In general, however, knives are easiest washed by hand. If you do wash them in the dishwasher then use the special tabs, use the shortest, gentlest cycle and take them out and dry them as soon as the cycle has ended.
* I recently bought a pH-meter to help identify the best water filter for the very heavy calcium content in the water here, so I do take these things perhaps a little too seriously.
Since I managed to miss it in my spiel above, you are absolutely correct. High carbon needs more frequent sharpening, but can hold a finer (thus sharper) edge. It's softer, and will also take more abuse before snapping or cracking.
Even if you decide they are too unhygenic for the kitchen, they work great as hunting or butchering knives :)
It's a combination of factors. First and foremost there are corrosive chemicals in your dishwasher. They're not going to hurt most of your dishes, but the edge on a blade is surprisingly delicate (well, most blades anyway). Unless you've got a VERY good knife it's not going to be able to stand up to that. Second, people tend to throw all their silverware, knives included, in one basket. The rub up against each other as the dishwasher runs. Now considering that a glass cutting board can do some serious damage to your blade, imagine what a steel fork will do. Third, the blades don't get dried as quickly in the dishwasher as when they get hand washed. Water isn't good for steel. Even stainless steel can only take so much sitting around in water before it starts to feel the effect.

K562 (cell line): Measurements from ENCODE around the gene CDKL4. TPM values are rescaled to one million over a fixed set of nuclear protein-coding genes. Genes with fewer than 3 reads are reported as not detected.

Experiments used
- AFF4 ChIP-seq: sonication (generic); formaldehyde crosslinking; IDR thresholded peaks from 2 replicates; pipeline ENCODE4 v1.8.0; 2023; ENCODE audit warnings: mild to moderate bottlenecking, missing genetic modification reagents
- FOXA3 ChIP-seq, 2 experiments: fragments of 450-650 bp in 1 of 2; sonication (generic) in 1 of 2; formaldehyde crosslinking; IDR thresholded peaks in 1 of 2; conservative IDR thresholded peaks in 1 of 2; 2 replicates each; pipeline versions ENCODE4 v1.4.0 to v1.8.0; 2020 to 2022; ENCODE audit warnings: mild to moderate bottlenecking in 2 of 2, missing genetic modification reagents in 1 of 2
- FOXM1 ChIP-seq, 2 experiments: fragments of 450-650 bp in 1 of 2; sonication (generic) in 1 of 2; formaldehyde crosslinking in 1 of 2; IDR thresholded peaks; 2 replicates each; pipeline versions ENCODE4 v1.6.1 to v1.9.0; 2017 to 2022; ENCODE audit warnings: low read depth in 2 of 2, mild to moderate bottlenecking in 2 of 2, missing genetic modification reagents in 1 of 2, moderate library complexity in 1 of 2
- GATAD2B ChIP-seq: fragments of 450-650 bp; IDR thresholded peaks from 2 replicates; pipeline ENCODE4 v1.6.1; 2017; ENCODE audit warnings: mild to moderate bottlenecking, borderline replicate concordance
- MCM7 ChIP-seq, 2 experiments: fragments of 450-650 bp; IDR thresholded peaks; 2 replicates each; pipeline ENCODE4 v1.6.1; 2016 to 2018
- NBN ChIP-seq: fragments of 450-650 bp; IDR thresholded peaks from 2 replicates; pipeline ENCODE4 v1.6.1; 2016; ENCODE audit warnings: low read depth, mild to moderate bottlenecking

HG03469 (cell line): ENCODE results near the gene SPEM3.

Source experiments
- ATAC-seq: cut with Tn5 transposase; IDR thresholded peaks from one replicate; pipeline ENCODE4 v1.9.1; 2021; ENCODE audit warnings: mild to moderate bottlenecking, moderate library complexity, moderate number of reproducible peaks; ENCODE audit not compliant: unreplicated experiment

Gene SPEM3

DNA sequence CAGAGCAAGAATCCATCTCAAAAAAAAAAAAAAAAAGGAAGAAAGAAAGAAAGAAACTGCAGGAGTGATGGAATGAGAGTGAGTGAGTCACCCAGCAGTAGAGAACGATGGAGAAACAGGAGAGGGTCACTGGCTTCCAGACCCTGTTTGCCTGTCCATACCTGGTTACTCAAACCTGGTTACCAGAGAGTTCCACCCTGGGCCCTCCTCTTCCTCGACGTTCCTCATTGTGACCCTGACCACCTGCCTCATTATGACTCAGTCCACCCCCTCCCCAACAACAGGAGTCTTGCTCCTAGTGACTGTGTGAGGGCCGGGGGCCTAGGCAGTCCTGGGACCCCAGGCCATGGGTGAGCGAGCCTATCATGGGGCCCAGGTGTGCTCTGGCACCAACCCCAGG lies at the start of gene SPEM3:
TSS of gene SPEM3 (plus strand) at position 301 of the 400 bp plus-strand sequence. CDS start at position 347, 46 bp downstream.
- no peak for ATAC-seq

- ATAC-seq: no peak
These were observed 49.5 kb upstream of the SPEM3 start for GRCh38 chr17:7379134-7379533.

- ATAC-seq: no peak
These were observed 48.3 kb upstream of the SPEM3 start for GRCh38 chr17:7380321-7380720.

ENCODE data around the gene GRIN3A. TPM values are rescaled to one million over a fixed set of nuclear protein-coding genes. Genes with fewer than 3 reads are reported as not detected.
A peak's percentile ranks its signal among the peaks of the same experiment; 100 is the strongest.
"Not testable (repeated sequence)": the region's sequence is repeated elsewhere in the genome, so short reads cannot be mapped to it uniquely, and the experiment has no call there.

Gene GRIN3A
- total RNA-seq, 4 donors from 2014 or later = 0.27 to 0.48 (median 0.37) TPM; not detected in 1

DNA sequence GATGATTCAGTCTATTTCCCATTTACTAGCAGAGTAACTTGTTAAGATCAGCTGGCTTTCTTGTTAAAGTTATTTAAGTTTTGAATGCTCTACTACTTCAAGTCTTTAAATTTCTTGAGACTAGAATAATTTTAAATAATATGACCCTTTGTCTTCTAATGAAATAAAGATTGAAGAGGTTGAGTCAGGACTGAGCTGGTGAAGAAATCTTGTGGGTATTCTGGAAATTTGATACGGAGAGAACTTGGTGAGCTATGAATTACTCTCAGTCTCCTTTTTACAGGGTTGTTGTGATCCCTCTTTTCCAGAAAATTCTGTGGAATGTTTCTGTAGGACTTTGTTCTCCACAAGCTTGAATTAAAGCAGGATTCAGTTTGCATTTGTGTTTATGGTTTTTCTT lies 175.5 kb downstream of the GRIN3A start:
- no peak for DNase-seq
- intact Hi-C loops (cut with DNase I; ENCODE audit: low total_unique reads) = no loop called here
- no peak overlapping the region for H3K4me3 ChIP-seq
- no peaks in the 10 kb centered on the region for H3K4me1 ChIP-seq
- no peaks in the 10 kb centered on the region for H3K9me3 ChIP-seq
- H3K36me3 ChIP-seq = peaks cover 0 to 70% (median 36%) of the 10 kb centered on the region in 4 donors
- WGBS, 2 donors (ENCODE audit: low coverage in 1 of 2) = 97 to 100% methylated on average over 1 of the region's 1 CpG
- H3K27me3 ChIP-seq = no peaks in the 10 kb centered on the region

Dishwashers use cleaning agents that has a grit like component which sandblast the dirt off as much as the detergent dissolving grease and they use a high pressure jet to do it. It's this which dulls the edge of the sharp knives more than the chemicals. Just check plates that have had a life of dishwasher cleaning, there are minute scourings which cut into the glaze which you don't get from hand washing and it also removes patterns/pictures from sand etched glasses.